E.R. Marcks, 89, architect who designed movie house

E. Russell Marcks, a Baltimore architect who designed "Mr. Blandings' dream house" for a Hollywood movie and once urged the city to build a futuristic stadium with movable sections, died of lung cancer Feb. 2 at Manor Care nursing home on Falls Road. He was 89.

In May 1945, citing the inadequacies of fixed-seat stadiums to meet the needs of baseball and football, Mr. Marcks developed a plan for a downtown stadium with two large, wheeled seating sections on buried tracks. The sections were to be shifted to create a rectangular shape for football and triangular for baseball.


At the time, the city was holding a design competition for a stadium to replace Oriole Park on 29th Street, which had burned. Mr. Marcks did not enter the contest, but his design was widely discussed. The city rejected all of the submitted plans and built Memorial Stadium.

For 32 years, Mr. Marcks was a partner in the firm of Jamison & Marcks. His work focused primarily on residential design -- which drew recognition from Hollywood.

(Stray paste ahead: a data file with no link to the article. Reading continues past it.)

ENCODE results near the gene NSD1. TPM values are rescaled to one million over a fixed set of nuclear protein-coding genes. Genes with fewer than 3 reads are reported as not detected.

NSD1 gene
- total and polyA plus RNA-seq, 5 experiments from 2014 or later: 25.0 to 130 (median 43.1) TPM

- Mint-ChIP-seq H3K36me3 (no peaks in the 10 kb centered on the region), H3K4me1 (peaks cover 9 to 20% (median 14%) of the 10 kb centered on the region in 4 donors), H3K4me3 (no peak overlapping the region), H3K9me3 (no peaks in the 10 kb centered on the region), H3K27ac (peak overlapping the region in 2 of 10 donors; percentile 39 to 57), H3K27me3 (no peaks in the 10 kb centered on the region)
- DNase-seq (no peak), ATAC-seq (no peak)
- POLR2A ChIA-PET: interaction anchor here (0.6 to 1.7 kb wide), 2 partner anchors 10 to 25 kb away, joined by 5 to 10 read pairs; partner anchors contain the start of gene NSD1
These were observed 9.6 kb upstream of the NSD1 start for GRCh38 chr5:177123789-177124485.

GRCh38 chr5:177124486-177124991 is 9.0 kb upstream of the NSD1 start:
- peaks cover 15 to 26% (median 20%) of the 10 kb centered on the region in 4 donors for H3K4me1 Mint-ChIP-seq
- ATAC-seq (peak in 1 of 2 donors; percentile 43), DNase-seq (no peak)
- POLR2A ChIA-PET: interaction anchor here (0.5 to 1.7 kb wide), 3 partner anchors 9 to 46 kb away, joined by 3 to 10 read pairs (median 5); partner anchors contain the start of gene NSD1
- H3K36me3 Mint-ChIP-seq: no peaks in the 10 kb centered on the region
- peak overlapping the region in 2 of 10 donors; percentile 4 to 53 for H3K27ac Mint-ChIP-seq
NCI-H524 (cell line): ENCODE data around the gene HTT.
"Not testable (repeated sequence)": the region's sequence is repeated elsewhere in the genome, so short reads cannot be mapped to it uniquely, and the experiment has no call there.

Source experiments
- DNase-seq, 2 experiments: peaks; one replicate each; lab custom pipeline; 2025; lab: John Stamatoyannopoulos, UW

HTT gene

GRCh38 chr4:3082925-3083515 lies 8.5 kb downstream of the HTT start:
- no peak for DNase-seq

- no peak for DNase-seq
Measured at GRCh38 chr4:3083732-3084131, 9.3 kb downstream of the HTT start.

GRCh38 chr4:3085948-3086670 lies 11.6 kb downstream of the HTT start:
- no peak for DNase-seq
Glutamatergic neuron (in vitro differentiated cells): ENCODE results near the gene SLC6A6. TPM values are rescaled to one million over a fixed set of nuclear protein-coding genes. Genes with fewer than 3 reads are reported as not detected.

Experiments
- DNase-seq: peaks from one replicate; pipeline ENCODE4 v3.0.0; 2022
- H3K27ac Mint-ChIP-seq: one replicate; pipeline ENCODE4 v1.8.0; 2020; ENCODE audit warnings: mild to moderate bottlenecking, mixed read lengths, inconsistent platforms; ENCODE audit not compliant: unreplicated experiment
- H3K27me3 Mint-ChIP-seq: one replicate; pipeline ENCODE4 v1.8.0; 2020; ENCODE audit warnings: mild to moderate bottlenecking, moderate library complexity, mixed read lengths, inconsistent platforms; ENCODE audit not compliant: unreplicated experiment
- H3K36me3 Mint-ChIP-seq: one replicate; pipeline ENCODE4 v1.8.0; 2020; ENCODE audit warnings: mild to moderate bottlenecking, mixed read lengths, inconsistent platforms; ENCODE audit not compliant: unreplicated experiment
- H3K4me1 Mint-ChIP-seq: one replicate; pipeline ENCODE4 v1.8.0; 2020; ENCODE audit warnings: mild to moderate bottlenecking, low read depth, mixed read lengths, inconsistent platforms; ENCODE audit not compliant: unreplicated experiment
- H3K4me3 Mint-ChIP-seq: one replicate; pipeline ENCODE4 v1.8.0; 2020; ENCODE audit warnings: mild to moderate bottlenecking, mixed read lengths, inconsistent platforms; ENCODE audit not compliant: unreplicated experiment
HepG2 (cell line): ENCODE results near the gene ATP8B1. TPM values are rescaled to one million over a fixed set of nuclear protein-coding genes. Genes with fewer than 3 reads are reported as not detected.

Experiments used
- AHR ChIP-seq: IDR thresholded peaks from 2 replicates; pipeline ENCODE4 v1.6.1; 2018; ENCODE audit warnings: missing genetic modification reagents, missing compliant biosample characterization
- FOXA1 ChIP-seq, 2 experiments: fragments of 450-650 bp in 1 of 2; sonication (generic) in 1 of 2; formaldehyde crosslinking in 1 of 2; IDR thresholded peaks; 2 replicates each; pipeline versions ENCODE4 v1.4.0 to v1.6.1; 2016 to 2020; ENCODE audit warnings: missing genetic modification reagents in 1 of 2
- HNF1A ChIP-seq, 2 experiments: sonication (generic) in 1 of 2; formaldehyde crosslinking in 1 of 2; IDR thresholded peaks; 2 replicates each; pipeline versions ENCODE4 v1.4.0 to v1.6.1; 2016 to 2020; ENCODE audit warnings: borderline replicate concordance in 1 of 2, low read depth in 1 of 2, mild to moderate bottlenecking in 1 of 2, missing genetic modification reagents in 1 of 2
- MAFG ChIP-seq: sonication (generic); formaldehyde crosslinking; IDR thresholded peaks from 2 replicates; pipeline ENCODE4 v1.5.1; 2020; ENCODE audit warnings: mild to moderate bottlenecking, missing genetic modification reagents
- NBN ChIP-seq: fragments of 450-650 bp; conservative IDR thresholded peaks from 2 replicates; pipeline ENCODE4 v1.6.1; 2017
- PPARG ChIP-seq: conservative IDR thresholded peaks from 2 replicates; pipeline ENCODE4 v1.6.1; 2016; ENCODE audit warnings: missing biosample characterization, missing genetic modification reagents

In MGM's 1949 film, "Mr. Blandings Builds His Dream House," the home was designed by Mr. Marcks. A Baltimore version of the house was built at 7111 Bellona Ave. in Ruxton to promote the film that starred Cary Grant and Myrna Loy.

Bryden Hyde, a retired architect who worked with Mr. Marcks in the 1930s and 1940s, recalled a particularly difficult job for which his colleague served on an archdiocesan committee trying to make a brick rectory building blend with the older stone of the zTC historic Basilica of the Assumption at Charles and Mulberry streets.

"He thought of putting Formstone on it -- it sounded pretty bad to me -- but he mixed it to match the color of the old stone on the cathedral and put it on the rectory, and it tied in. I don't know how many people know that."

A Baltimore native, Mr. Marcks graduated from Calvert Hall College. He took up architecture at age 19, beginning with a course offered through the Charcoal Club, an association of artists founded in 1883, at the old Beaux-Arts Institute of Design in New York.

He was a longtime member of the Charcoal Club, and its president in 1968.

Mr. Marcks was a member of the Vagabond Players community theater group and designed sets for the group. He served as president of the Powder and Paint Club, a charity organization, in the late 1950s, and was a member of Baltimore Country Club.

Professionally, Mr. Marcks belonged to the American Institute of Architects. In 1945, he was elected president of the Maryland Society of Architects.

A Mass of Christian burial was offered Feb. 4 at SS. Philip and James Roman Catholic Church on Charles Street.


Mr. Marcks, a bachelor, is survived by seven nieces and nephews.

Pub Date: 2/11/97